Drew Mandel Architects was faced with the tough task of ensuring a completely new design fits within a historical context when designing Moore Park Residence in Toronto. Moore Park Residence marks the first tear-down replacement on a street that mainly includes 1920s-era single-family homes, so the challenge was to integrate the home into the existing streetscape.
The design process involved lengthy discussions with the owner, neighbors, community design review groups, and city officials to ensure the design met the neighborhood’s standards.
Though the home’s exterior was required to reflect many ideals of the original homes on the block, the interior reflects a much more modern aesthetic. The master bedroom, for example, features clean wood flooring, stark white walls and a massive window that mimics the shape of the home’s A-frame topper.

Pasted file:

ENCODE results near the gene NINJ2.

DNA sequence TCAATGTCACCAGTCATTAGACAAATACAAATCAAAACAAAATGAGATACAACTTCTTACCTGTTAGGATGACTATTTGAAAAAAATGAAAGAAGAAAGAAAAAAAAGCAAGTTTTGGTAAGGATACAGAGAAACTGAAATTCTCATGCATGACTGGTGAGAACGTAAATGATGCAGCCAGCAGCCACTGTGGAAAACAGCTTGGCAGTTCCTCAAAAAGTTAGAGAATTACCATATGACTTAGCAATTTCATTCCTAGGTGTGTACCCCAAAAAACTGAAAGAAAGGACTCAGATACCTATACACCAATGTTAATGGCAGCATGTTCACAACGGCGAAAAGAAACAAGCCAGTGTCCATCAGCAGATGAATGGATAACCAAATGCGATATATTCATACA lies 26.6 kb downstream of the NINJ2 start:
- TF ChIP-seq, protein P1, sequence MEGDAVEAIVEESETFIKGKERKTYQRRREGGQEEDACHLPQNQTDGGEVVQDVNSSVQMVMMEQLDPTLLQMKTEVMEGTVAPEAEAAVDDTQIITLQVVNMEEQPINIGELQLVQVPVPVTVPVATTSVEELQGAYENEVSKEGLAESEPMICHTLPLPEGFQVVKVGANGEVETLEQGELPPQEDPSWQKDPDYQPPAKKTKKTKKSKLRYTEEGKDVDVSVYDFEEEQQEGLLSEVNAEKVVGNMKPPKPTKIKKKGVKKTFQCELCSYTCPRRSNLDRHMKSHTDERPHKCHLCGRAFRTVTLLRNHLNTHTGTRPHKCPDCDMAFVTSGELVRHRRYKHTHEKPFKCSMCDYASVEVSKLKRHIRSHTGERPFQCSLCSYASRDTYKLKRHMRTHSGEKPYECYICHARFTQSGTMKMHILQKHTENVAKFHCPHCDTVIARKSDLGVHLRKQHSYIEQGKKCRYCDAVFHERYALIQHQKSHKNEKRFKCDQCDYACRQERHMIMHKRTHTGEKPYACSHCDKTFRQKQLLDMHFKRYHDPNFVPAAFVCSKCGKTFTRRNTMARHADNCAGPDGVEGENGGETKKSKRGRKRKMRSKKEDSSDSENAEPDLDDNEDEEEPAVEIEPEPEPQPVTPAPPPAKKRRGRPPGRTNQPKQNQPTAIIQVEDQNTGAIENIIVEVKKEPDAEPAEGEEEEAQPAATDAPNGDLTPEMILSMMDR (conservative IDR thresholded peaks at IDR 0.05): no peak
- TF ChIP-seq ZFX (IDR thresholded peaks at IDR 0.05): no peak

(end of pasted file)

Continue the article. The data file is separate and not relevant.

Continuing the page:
The kitchen’s appliances and fixtures are kept all white to create a clean surface that blends into the white walls and ceiling overhang, while the living room highlights warmer accents like wood floors and a fireplace. The dining room is arguably the warmest room of all due to its tonal wood floors and wood walls with alcoves for books and art.
The space offers plenty of hidden nooks to sit and reflect in.
The third floor is set back at the front and rear, which creates space for green moments like roof terraces. An exterior board-formed concrete wall ups the privacy while still allowing light to reach all three levels.
Photos by Ben Rahn.